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Review--Speaks the Nightbird, by Robert McCammon


It is 1699, and a magistrate from Charles Town and his clerk come to the town of Fount Royal to oversee the trial of a young woman accused of witchcraft. Matthew Corbett, although only twenty, has a clever and inquisitive mind, and he begins to suspect that Rachel Howarth is not as the townspeople make her out to be. The town of Fount Royal is populated with characters that would make the citizens of Peyton Place envious; it seems that everyone has something to hide, and that they would commit murder to keep those secrets hidden. Even Woodward, the magistrate who is Matthew's mentor, is secretive about his past.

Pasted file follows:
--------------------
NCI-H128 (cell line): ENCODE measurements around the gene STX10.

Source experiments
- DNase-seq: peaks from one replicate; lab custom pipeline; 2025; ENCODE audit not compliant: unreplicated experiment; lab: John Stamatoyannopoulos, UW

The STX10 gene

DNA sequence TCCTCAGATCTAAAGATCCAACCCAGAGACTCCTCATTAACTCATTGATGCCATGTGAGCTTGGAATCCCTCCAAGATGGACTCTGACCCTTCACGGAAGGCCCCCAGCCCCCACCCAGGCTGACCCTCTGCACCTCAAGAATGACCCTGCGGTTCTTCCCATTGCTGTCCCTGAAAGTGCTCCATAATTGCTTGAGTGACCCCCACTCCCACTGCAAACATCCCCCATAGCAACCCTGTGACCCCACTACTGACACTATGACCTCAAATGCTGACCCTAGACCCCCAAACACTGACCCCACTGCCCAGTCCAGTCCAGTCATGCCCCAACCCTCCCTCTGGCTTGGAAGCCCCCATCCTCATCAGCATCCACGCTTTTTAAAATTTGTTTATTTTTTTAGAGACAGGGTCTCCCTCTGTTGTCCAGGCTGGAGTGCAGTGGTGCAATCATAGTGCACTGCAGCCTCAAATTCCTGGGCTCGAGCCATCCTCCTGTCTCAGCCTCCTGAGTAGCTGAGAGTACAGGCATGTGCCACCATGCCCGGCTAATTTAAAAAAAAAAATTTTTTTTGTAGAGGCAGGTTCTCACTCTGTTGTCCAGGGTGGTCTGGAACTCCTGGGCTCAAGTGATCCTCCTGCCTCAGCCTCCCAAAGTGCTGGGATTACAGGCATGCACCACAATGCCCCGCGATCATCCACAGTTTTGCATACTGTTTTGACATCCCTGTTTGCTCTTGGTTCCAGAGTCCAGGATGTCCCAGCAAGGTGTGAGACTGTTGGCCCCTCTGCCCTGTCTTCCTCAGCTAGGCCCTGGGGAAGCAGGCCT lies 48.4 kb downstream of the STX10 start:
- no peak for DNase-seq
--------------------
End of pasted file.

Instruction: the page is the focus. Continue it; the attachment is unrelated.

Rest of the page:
While I thought the author was a little bit crude in some places, I really liked how the story ultimately unraveled itself, from the encounter at the beginning with a murderous innkeeper until the denouement, which caught me by surprise (and I've read enough mysteries to be adept at figuring out "whodunit" part way through). The story is a mixture of horror and mystery, and McCammon is adept at putting the two together seamlessly.

I first found out about Speaks the Nightbird through the sequel, The Queen of Bedlam; that book is sitting on my nightstand just begging to be read.

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